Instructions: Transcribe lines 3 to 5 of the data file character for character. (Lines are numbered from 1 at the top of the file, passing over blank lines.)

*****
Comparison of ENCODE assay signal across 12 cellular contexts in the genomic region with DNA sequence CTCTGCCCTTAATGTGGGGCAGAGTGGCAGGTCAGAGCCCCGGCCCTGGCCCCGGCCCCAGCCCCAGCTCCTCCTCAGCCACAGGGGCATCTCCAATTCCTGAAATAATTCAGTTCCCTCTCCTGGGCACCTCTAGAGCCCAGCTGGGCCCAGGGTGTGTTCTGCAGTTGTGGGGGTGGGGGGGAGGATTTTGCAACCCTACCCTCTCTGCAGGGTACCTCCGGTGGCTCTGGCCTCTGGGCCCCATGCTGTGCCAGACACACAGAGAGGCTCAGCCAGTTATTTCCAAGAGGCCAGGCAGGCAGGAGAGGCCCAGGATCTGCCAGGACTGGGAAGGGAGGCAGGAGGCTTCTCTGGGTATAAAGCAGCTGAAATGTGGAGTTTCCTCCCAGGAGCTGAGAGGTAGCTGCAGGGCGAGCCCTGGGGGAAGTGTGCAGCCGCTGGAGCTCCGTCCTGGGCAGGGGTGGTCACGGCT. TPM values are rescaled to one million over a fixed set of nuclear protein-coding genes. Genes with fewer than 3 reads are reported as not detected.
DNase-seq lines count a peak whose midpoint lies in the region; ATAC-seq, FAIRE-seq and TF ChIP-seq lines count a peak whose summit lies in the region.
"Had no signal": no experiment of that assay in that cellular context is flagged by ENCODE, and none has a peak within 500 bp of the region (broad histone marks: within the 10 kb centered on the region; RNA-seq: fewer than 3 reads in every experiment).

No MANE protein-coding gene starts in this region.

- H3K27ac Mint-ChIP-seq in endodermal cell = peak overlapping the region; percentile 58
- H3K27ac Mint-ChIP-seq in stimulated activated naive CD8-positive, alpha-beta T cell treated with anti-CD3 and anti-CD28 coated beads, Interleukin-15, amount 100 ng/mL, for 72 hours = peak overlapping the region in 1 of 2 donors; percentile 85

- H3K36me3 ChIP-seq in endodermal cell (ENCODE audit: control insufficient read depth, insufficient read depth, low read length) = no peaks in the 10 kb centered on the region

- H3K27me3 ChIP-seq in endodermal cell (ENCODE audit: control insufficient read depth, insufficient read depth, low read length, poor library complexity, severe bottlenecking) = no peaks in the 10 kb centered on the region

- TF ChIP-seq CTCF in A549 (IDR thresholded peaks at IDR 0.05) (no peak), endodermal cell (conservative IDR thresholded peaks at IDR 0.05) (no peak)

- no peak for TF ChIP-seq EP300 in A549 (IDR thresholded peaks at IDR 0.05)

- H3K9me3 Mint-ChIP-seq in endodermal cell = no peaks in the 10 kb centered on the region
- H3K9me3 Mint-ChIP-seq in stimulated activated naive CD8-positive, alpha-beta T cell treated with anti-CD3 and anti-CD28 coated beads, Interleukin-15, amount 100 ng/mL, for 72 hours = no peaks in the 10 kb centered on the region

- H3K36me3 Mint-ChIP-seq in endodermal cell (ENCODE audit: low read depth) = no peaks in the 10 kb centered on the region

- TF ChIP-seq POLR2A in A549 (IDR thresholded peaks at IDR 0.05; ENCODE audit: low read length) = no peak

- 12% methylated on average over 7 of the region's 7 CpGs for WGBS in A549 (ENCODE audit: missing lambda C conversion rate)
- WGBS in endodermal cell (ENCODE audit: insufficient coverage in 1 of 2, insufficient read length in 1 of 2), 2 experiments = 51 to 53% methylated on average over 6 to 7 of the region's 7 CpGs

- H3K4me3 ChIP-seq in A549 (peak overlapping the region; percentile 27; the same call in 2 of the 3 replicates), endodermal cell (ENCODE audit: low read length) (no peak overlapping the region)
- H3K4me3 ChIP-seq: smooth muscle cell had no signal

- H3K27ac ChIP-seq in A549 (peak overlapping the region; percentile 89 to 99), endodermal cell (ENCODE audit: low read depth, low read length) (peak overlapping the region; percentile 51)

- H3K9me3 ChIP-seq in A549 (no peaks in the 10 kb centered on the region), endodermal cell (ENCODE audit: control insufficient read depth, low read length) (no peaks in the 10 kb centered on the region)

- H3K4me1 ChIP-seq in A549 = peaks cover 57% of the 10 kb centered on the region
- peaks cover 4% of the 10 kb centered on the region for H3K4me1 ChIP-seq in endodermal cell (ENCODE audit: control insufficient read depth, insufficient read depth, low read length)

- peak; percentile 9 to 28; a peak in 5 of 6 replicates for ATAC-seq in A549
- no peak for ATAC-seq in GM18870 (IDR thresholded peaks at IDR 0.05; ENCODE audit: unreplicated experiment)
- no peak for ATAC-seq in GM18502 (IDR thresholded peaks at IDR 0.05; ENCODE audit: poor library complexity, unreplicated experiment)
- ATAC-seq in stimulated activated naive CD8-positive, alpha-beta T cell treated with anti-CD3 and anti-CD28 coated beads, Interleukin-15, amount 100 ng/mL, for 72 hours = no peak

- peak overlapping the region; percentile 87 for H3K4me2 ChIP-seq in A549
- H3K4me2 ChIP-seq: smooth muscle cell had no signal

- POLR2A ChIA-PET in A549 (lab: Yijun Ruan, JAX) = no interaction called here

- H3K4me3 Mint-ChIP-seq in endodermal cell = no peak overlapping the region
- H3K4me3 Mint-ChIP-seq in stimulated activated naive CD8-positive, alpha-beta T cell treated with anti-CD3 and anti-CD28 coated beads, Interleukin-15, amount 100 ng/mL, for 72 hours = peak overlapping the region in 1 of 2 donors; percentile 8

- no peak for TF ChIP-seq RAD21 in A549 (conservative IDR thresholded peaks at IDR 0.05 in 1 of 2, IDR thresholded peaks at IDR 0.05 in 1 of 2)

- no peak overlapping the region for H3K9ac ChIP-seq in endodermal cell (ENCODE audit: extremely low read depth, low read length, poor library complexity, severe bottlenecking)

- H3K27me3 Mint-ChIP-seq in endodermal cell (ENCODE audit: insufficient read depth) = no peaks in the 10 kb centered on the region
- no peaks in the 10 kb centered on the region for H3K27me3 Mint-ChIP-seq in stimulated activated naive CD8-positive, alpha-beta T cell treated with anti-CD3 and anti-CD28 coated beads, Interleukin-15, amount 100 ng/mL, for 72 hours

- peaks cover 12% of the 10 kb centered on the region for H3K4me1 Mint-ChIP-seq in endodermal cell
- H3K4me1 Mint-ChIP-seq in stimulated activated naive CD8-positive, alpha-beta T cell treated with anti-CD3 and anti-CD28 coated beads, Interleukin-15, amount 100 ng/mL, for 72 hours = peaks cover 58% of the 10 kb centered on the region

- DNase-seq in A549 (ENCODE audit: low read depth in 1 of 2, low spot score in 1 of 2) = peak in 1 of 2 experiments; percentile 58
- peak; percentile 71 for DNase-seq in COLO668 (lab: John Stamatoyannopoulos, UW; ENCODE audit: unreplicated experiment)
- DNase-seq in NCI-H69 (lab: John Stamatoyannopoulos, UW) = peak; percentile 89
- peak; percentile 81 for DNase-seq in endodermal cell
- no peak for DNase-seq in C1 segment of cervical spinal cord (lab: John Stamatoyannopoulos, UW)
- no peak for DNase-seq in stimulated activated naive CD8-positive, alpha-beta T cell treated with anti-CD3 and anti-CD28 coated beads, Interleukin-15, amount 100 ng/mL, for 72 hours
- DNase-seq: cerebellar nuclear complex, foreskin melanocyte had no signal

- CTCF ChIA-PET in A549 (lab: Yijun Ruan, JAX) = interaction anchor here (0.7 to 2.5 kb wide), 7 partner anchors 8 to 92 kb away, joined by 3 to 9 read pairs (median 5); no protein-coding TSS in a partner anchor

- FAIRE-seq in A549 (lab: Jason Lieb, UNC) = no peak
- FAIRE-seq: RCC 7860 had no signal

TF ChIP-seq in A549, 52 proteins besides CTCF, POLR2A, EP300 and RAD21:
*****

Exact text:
"Had no signal": no experiment of that assay in that cellular context is flagged by ENCODE, and none has a peak within 500 bp of the region (broad histone marks: within the 10 kb centered on the region; RNA-seq: fewer than 3 reads in every experiment).

No MANE protein-coding gene starts in this region.

- H3K27ac Mint-ChIP-seq in endodermal cell = peak overlapping the region; percentile 58